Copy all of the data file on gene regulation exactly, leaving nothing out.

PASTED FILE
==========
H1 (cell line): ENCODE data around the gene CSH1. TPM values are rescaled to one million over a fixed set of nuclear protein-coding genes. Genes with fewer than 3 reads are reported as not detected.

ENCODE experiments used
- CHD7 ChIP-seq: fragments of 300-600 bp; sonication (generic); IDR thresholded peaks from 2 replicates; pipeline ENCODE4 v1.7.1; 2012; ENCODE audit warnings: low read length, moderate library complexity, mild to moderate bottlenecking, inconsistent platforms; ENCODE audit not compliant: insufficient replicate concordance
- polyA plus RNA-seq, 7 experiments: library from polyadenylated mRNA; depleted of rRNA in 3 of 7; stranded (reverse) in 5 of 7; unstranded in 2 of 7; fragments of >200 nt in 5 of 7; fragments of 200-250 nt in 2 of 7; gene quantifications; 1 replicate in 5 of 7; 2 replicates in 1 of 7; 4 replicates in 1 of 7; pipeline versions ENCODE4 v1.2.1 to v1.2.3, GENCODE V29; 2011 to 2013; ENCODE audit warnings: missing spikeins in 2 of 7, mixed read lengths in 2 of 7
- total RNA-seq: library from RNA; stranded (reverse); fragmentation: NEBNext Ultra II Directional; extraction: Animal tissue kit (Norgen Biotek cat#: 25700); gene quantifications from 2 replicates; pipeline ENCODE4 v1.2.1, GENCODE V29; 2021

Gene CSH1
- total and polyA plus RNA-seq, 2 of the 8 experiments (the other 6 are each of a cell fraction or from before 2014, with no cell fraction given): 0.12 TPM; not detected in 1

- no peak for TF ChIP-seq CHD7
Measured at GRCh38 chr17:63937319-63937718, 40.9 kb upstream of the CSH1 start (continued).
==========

H1 (cell line): ENCODE data around the gene CSH1. TPM values are rescaled to one million over a fixed set of nuclear protein-coding genes. Genes with fewer than 3 reads are reported as not detected.

ENCODE experiments used
- CHD7 ChIP-seq: fragments of 300-600 bp; sonication (generic); IDR thresholded peaks from 2 replicates; pipeline ENCODE4 v1.7.1; 2012; ENCODE audit warnings: low read length, moderate library complexity, mild to moderate bottlenecking, inconsistent platforms; ENCODE audit not compliant: insufficient replicate concordance
- polyA plus RNA-seq, 7 experiments: library from polyadenylated mRNA; depleted of rRNA in 3 of 7; stranded (reverse) in 5 of 7; unstranded in 2 of 7; fragments of >200 nt in 5 of 7; fragments of 200-250 nt in 2 of 7; gene quantifications; 1 replicate in 5 of 7; 2 replicates in 1 of 7; 4 replicates in 1 of 7; pipeline versions ENCODE4 v1.2.1 to v1.2.3, GENCODE V29; 2011 to 2013; ENCODE audit warnings: missing spikeins in 2 of 7, mixed read lengths in 2 of 7
- total RNA-seq: library from RNA; stranded (reverse); fragmentation: NEBNext Ultra II Directional; extraction: Animal tissue kit (Norgen Biotek cat#: 25700); gene quantifications from 2 replicates; pipeline ENCODE4 v1.2.1, GENCODE V29; 2021

Gene CSH1
- total and polyA plus RNA-seq, 2 of the 8 experiments (the other 6 are each of a cell fraction or from before 2014, with no cell fraction given): 0.12 TPM; not detected in 1

- no peak for TF ChIP-seq CHD7
Measured at GRCh38 chr17:63937319-63937718, 40.9 kb upstream of the CSH1 start (continued).